Headaches might also occur with higher doses.

    Acne and Scalp hair loss can also occur if the hormone is used daily for a prolonged amount of time.

    There is a more dangerous side effect of pregnenolone that should be given consideration if you are contemplating the usage of it: heart palpitations. According to Ray Sahelian, pregnenolone has been known to cause irregular heart rhythms, even with low doses.

    The American Cancer Society also reports that pregnenolone has been known to cause liver problems. It is also suggested that the growth of hormone-responsive cancers such as breast and prostate cancer may occur as a result of the use of pregnenolone.

    • Duncan20903

      A small price for other people to pay for a “drug” “free” society, wouldn’t everyone agree? :D

  • jim renfrew

    been smoking for 45 years.now

  • So Mile High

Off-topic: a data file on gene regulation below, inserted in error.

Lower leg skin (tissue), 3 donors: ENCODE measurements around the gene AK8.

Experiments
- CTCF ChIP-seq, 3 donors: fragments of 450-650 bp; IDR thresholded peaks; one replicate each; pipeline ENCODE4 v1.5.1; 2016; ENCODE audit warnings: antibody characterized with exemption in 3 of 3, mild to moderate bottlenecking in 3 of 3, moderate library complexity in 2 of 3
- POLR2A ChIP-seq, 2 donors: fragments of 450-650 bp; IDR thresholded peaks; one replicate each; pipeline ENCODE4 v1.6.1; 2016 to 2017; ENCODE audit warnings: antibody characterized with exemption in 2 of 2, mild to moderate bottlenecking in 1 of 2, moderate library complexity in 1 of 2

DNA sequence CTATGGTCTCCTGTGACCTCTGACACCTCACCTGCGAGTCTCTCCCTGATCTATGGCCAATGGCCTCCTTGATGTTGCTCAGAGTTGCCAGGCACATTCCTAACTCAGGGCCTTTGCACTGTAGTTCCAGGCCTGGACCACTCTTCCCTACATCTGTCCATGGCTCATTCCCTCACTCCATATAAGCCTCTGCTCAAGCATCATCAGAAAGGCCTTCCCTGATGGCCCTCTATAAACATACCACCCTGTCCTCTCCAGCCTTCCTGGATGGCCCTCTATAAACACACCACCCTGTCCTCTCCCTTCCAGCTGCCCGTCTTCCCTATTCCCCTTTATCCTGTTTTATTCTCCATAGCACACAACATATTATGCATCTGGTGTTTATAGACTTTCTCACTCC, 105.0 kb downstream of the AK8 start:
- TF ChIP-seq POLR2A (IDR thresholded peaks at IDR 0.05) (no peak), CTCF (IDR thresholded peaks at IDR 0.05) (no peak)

$30 an ounce must be a typo…

    • thedailychronic

      It is a tax rate of $30 per ounce, not a retail cost of $30 per ounce.

      • So Mile High

        AHH thank you!

  • Bob_Robert

    How many more people must die, both police and “citizens”, before the public has had enough and VOTES OUT the politicians who want this war.

  • Michael Devaney

    drink and drive, smoke butts get cancer.. those are cool.. but smoking pot that does NOTHING is wrong lol. This country and this state is a fail.

  • Rik Van Riel

    The war on marijuana has done much more damage than the drug itself. The drug gangs do a lot of damage, but legalization will put them out of business. Legalization would also mean most marijuana users will never meet a drug dealer, which will deprive the dealers of potential customers for their other (actually dangerous) drugs. Law enforcement and judicial resources could be targeted to address things that are actually harm people.